Inco in New Caledonia: Protests Erupt Over Shut Down of Prony and Goro

Catherine Coumans

Ph.D. Research Coordinator and Asia-Pacific Program Coordinator

Prony, Inco's Troubled New Concession:

In July of this year, Inco was suddenly granted a six-year exploration permit (PRA) for a massive concession called Prony, which is adjacent to Inco's current Goro site in southern New Caledonia. Inco says this new concession could provide an additional 180,000 tonnes of nickel per year (Goro is expected to produce 57,000 tonnes of nickel per year). According to the president of the territorial government, Pierre Frogier, Inco could be ready to start mining Prony in 6-7 years (Les Nouvelles Caledoniennes, Aug. 28, 2002).

The sudden granting of the Prony concession to Inco came as a major surprise to New Caledonians — especially to indigenous Kanak leaders, who have continuously complained that they were never adequately consulted by Inco and their own government agencies over the Goro development. Kanak leaders have repeatedly protested the lack of consultation over Goro, including in a meeting with Inco officials (Stubbs and Napier) in Toronto in October of 2001 (see "What's Inco Doing in New Caledonia"). Kanak leaders point to the 1998 Noumea Accord that puts New Caledonia on the path to independence and that assures that Kanak perspectives and rights be respected through consultation over projects that will have an impact on traditional practices and values and relationships to the land and the sea.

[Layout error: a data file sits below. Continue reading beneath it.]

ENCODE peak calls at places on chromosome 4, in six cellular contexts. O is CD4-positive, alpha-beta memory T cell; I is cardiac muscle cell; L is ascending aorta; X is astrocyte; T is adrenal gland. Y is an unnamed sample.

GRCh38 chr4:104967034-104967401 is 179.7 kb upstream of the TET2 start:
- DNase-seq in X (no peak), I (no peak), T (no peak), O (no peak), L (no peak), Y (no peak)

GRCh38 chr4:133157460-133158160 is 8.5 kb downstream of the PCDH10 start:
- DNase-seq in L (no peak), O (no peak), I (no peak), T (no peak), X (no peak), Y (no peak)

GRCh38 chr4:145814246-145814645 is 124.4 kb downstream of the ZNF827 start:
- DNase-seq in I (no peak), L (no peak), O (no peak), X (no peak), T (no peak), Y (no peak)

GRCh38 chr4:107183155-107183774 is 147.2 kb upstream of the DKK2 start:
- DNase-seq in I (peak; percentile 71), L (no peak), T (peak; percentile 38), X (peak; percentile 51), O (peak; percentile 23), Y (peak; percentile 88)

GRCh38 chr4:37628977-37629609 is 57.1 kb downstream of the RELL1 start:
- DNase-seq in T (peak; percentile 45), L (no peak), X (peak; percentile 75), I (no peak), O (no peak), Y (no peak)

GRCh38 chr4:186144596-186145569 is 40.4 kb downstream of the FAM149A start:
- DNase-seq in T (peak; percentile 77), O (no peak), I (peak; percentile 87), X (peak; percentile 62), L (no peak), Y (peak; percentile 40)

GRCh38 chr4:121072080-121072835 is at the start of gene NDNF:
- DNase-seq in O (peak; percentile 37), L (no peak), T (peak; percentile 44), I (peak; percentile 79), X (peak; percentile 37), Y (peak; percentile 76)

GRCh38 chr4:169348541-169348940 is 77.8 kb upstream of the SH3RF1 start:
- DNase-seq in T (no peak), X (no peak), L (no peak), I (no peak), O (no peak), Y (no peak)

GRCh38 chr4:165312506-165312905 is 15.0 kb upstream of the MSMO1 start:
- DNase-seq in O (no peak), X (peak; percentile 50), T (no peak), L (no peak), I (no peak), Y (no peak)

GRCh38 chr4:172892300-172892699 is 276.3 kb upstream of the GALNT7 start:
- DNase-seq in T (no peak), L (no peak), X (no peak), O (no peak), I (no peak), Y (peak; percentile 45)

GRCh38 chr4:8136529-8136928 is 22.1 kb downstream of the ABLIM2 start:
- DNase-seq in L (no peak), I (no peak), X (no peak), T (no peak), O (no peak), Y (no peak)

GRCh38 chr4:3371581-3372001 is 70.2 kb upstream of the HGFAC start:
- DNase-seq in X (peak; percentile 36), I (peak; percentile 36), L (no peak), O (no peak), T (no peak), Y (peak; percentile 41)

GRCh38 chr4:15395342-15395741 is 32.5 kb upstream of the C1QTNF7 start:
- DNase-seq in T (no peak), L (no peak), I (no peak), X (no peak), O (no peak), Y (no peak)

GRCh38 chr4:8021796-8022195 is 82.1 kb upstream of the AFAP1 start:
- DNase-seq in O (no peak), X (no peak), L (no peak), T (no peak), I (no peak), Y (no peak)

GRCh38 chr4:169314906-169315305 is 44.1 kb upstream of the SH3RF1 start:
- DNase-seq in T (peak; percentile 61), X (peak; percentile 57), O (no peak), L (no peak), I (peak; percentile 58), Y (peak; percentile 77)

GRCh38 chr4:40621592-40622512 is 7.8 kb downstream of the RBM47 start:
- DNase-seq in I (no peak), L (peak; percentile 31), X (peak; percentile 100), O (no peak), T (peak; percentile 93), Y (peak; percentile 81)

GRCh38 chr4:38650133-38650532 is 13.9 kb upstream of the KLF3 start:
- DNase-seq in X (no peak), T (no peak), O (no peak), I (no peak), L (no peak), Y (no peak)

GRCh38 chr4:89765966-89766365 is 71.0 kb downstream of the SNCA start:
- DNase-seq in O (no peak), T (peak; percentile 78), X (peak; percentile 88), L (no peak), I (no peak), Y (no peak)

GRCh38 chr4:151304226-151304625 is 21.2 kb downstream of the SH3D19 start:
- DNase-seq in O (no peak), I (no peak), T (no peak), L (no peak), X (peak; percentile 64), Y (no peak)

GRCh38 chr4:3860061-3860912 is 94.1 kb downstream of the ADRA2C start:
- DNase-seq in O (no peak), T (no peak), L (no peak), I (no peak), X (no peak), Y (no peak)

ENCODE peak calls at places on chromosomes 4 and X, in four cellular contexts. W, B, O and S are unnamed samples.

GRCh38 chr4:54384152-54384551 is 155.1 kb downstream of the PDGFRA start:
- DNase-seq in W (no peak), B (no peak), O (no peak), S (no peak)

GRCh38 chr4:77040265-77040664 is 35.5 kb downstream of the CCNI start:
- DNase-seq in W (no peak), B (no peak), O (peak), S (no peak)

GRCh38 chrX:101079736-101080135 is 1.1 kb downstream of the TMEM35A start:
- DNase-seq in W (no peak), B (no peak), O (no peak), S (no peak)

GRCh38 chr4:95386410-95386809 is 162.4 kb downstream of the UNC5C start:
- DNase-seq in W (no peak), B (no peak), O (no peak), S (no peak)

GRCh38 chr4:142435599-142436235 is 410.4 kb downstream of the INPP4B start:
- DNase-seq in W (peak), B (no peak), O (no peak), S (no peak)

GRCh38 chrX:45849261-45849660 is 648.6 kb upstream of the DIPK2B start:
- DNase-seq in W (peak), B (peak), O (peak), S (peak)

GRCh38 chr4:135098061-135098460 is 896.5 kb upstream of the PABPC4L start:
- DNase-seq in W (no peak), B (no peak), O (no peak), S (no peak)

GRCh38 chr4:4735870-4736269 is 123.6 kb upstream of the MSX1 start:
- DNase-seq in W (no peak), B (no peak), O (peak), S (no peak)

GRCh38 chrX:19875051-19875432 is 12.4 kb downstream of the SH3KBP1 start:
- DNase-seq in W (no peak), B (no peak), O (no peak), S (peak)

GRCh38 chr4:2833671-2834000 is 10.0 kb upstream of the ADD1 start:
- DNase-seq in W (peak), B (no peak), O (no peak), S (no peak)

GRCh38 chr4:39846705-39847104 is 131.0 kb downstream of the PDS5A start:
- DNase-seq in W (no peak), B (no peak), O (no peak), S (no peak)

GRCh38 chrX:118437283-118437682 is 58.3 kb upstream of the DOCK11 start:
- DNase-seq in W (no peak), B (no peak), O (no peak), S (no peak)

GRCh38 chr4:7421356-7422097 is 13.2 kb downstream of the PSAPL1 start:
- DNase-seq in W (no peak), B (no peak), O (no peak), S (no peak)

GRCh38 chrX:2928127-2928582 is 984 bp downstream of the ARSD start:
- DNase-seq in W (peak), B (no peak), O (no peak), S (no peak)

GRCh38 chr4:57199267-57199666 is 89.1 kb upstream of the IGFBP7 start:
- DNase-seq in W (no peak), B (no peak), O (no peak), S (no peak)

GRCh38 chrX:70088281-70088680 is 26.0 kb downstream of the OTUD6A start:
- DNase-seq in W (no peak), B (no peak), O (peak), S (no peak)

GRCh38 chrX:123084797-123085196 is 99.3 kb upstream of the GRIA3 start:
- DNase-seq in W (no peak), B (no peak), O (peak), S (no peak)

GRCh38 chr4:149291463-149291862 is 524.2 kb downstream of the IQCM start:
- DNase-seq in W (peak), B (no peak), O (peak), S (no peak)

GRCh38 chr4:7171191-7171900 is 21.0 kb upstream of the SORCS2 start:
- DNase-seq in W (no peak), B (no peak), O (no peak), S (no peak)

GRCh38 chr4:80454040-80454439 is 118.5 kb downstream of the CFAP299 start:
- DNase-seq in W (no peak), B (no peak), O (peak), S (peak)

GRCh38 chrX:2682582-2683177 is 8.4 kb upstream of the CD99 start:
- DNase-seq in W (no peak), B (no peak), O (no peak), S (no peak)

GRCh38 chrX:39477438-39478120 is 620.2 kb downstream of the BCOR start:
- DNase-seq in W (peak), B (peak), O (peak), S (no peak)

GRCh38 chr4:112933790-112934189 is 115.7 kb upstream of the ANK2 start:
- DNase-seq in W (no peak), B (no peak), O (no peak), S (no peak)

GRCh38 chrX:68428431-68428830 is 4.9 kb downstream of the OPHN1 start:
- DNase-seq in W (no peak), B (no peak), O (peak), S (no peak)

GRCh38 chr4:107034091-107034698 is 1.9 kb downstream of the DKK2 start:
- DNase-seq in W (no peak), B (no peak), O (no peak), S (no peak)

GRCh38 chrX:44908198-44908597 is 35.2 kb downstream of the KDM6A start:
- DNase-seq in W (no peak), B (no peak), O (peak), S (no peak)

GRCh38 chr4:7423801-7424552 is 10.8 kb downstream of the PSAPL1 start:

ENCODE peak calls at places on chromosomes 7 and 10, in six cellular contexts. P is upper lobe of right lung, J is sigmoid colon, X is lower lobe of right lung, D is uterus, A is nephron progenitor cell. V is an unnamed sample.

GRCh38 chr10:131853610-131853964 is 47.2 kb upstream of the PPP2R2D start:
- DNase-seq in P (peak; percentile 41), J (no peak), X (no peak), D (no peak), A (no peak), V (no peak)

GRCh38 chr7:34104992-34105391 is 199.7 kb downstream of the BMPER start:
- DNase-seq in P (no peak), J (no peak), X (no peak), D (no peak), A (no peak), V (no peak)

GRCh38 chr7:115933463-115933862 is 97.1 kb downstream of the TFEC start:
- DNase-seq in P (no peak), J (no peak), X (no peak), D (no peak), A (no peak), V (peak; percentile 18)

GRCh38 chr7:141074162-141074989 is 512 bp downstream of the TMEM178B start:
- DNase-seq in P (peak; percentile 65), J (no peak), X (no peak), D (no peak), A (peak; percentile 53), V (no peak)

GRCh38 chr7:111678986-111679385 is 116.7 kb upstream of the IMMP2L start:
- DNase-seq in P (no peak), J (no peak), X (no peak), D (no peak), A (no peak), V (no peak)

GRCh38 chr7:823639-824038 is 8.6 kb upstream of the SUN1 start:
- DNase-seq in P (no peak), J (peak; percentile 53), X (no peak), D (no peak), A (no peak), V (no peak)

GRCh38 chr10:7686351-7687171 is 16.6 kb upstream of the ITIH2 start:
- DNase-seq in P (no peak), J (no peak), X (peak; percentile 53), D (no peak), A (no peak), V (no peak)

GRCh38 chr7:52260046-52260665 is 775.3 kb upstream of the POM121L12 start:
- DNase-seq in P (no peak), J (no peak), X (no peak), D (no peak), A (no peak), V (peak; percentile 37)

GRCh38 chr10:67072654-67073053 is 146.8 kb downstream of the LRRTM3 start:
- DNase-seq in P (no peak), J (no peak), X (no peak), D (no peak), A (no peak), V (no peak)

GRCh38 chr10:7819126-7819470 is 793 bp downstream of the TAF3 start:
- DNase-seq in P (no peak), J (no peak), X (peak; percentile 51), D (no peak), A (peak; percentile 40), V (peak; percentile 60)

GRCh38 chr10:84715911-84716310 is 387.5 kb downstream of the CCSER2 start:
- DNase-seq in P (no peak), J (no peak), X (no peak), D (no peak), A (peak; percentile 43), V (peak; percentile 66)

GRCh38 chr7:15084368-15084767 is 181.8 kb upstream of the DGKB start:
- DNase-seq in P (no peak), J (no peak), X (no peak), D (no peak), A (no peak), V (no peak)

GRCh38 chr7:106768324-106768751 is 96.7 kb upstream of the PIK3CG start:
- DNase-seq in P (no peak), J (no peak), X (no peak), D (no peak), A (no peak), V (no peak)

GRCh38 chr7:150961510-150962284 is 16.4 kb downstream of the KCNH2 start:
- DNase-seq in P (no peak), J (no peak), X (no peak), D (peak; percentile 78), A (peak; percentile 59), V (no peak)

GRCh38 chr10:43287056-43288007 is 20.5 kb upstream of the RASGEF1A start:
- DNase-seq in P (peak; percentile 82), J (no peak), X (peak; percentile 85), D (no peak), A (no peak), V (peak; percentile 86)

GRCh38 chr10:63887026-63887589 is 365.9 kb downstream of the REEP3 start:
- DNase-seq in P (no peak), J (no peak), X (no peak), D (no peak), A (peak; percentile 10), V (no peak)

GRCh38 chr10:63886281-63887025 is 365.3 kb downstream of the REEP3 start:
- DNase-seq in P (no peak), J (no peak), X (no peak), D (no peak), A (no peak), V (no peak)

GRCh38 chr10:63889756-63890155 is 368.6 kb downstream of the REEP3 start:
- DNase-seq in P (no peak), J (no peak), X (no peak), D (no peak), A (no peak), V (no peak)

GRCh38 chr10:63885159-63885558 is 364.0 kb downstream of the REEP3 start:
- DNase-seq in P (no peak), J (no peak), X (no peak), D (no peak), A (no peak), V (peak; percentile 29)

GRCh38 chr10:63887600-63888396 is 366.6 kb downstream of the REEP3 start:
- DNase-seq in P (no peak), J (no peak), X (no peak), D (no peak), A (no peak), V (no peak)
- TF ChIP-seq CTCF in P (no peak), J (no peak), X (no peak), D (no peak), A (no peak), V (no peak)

Brewing unrest over Goro (lack of consultation, thousands of jobs going to imported foreigners, environmental concerns see below) has now broken out in full-fledged protests against Inco's exploration rights for Prony.

"Collective for Defence and Control of the Prony Heritage":